The chicken dish seems to have a back story too. Apparently, it was created in a dhaba near the Road Transport Authority in Old Delhi. The mince and meat combo was good but though that made it a thick dish, the gravy itself proved a bit watery and bland. The Magaz, which is goat’s brain in a spiced masala was a much better dish, in spite of being slightly inconsistent with its flavours. There were spikes of salt and tanginess, but that didn’t take away much. The roti, paratha and kulcha did their jobs well, though we expected more spicy versions.

There were dessert options, but we were too stuffed. There was this cool packaged ‘paan’ that came with the bill. First time I have seen this, and it’s quite good. So good that we ate two each and took the remaining with us. 😀 The bill came to just over Rs.900, including a 10% service charge. The service is courteous and attentive. In short, quite worth a visit, if you’re in Koramangala and would like some North Indian fare.

Adaa, 48, 4B Cross, 5th Block, Koramangala Ph: 41103144/55

A review published in Bangalore Mirror later

Gamification – Level 2

I’ve spent quite some in the last week exploring gamification – going through documentation and perspectives that have been shared online. While there’s a simplicity in the basic concept, application is a totally different story. So as with all games, I’m going to navigate step by step, until a larger picture reveals itself over a few posts.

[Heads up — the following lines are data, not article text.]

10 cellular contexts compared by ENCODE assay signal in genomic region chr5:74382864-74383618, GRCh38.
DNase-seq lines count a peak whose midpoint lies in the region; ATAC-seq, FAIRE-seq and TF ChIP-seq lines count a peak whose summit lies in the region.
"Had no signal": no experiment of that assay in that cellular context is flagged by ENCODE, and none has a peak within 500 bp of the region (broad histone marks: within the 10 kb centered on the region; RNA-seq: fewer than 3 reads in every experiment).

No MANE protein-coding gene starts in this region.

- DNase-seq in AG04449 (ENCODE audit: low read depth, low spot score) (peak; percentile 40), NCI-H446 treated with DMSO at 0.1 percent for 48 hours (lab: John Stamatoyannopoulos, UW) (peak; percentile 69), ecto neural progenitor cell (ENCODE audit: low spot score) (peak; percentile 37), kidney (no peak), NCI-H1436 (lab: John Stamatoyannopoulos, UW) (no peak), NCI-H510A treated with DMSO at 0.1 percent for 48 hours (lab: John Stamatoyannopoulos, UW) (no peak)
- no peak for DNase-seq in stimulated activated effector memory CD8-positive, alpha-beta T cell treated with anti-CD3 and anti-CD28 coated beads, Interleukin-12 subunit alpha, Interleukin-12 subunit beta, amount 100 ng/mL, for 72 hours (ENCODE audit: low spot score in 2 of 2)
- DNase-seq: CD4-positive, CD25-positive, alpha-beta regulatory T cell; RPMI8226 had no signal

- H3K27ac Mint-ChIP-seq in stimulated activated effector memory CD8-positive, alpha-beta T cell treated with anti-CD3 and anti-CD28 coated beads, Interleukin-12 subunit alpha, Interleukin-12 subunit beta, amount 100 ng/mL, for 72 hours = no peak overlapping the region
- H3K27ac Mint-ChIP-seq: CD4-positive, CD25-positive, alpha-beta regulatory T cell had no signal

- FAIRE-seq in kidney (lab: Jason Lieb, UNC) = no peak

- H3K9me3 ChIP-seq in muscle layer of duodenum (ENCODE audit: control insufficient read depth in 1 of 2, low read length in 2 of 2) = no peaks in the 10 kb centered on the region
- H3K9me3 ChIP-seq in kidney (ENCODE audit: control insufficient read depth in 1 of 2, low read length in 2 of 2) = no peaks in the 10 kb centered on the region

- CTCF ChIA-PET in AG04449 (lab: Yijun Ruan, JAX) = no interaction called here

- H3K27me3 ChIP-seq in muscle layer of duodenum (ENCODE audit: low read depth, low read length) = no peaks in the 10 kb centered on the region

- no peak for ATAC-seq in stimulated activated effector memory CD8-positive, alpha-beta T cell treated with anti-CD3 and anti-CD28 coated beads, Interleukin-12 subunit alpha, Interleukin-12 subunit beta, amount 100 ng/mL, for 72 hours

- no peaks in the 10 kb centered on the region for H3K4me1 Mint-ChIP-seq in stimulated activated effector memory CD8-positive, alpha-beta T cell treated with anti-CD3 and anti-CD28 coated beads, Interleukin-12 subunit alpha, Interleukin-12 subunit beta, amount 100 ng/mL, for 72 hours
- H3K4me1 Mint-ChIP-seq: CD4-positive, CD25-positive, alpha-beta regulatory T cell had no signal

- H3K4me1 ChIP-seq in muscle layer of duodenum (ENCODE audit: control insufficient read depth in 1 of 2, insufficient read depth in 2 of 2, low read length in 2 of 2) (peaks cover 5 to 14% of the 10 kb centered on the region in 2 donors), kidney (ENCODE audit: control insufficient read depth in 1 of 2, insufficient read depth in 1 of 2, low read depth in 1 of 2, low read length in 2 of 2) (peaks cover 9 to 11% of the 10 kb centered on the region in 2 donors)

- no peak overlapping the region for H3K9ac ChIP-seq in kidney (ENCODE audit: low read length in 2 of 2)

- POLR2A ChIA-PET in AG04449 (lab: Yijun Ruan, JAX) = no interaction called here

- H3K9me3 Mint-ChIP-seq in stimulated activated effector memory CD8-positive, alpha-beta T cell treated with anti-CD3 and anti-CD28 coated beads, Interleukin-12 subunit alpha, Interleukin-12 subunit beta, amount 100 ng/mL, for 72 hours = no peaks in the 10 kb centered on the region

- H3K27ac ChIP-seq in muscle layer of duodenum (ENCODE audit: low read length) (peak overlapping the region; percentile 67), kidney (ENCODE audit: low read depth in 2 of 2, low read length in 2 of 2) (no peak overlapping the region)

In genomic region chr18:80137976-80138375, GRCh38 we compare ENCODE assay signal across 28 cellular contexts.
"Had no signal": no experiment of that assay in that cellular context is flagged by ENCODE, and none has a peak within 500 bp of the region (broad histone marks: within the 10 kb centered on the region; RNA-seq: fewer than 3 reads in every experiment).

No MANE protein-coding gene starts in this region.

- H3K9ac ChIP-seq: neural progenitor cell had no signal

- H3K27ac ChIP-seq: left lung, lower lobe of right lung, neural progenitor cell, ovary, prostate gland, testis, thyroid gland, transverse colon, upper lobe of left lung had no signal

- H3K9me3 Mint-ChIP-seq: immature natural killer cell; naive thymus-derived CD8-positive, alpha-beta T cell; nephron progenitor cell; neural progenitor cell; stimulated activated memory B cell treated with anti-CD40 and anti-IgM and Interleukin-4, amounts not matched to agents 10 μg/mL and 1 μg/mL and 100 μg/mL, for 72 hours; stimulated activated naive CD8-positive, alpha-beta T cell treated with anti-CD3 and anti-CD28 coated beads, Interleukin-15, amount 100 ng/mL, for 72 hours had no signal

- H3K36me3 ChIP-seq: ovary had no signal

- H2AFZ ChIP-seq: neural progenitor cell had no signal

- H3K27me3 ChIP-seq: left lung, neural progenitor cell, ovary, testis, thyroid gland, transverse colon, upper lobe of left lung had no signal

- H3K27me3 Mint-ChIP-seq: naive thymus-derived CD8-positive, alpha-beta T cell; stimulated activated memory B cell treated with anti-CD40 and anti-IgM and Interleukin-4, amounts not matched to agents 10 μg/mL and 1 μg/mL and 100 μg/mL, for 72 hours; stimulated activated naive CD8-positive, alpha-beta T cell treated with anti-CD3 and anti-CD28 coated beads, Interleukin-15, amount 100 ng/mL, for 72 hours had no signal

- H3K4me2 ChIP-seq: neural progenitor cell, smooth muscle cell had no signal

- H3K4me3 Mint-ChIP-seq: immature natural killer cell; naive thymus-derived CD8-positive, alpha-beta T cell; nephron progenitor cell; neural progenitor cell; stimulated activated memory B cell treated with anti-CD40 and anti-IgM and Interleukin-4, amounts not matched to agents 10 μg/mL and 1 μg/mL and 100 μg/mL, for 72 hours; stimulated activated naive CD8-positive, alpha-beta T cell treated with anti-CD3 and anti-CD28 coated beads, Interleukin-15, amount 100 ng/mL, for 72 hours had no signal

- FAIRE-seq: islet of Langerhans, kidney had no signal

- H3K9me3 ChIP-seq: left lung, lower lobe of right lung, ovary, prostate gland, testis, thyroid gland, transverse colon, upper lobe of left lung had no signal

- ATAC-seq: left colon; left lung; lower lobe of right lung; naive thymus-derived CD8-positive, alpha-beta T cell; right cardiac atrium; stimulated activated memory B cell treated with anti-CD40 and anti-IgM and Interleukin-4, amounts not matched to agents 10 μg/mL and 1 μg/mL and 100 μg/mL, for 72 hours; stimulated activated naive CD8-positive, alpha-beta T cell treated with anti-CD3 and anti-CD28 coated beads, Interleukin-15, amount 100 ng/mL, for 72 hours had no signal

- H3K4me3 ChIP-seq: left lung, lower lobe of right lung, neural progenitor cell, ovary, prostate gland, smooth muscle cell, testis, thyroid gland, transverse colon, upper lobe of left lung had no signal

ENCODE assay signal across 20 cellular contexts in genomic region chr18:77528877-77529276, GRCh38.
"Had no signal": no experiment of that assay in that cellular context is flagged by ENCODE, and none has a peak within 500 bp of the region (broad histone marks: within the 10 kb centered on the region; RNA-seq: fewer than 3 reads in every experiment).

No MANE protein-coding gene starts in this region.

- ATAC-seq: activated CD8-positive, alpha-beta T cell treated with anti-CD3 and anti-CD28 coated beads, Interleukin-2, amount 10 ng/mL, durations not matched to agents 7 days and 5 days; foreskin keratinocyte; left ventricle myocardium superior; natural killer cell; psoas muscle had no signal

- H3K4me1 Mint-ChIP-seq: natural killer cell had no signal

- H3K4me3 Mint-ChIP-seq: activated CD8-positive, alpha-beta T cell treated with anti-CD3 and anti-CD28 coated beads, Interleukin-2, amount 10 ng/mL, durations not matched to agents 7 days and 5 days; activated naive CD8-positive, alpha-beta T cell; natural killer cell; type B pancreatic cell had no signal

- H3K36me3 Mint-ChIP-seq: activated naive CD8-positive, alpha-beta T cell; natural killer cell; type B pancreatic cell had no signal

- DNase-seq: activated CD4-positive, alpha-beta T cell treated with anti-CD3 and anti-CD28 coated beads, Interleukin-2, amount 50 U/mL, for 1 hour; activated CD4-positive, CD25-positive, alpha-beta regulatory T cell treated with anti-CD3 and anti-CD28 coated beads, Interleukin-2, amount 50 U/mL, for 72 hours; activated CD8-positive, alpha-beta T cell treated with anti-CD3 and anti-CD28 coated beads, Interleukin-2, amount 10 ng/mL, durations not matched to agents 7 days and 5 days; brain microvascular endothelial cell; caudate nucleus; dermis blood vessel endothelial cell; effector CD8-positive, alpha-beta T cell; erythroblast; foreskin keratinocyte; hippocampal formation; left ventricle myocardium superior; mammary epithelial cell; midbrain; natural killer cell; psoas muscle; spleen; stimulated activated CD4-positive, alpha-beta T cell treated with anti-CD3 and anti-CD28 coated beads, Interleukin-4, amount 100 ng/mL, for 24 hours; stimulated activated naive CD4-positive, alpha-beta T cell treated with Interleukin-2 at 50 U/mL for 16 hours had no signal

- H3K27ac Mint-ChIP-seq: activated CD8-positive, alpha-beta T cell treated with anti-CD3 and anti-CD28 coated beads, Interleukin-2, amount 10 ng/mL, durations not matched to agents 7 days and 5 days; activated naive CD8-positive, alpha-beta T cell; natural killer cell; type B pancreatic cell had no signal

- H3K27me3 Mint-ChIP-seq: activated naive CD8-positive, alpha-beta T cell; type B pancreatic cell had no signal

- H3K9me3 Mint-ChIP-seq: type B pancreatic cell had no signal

One of the things that I have thought about is where one would start. Since I’ve operated mostly on consumer brands, my thoughts were skewed in that direction. Most of the white papers outline a fairly simple approach that consists of defining goals, identifying users and rewarding engagement. Of course, it’s only the outline that’s simple, and application design is the real challenge. As games designer Sebastian Deterding (creator of the ‘Gamification and its Discontents’ presentation I shared last week) has written “Games are not fun because they’re games, but when they are well-designed”

One of my favourite posts on the subject is Kathy Sierra’s “Pixie Dust and the mountain of mediocrity” (this is the original post, for some reason it wasn’t opening, hence the FB link) It underlines the point about putting lipstick on a pig, and is applicable to every buzzword that appears on the horizon. Marketers (I generalise here) have been guilty of taking the easy path and focusing on the what (tools and frills) and not focusing on digging deeper and understanding the why. That probably explains why Kathy is “passionately against ‘gamification'”